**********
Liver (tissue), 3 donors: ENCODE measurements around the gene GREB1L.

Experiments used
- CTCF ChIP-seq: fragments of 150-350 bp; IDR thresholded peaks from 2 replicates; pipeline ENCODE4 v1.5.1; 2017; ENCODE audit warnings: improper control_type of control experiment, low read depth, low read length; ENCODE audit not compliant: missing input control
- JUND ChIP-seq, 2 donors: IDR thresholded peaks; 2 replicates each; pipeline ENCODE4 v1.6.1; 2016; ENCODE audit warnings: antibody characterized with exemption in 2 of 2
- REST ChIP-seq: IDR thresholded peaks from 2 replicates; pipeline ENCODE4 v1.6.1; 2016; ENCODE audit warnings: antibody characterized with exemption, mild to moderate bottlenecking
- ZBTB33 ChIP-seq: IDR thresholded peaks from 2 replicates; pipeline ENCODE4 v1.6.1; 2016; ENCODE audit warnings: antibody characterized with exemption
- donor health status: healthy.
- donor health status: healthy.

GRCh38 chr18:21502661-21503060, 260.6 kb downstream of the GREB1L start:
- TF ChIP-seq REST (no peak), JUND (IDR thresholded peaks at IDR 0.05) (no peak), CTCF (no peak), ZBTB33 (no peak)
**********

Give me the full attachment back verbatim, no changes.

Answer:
Liver (tissue), 3 donors: ENCODE measurements around the gene GREB1L.

Experiments used
- CTCF ChIP-seq: fragments of 150-350 bp; IDR thresholded peaks from 2 replicates; pipeline ENCODE4 v1.5.1; 2017; ENCODE audit warnings: improper control_type of control experiment, low read depth, low read length; ENCODE audit not compliant: missing input control
- JUND ChIP-seq, 2 donors: IDR thresholded peaks; 2 replicates each; pipeline ENCODE4 v1.6.1; 2016; ENCODE audit warnings: antibody characterized with exemption in 2 of 2
- REST ChIP-seq: IDR thresholded peaks from 2 replicates; pipeline ENCODE4 v1.6.1; 2016; ENCODE audit warnings: antibody characterized with exemption, mild to moderate bottlenecking
- ZBTB33 ChIP-seq: IDR thresholded peaks from 2 replicates; pipeline ENCODE4 v1.6.1; 2016; ENCODE audit warnings: antibody characterized with exemption
- donor health status: healthy.
- donor health status: healthy.

GRCh38 chr18:21502661-21503060, 260.6 kb downstream of the GREB1L start:
- TF ChIP-seq REST (no peak), JUND (IDR thresholded peaks at IDR 0.05) (no peak), CTCF (no peak), ZBTB33 (no peak)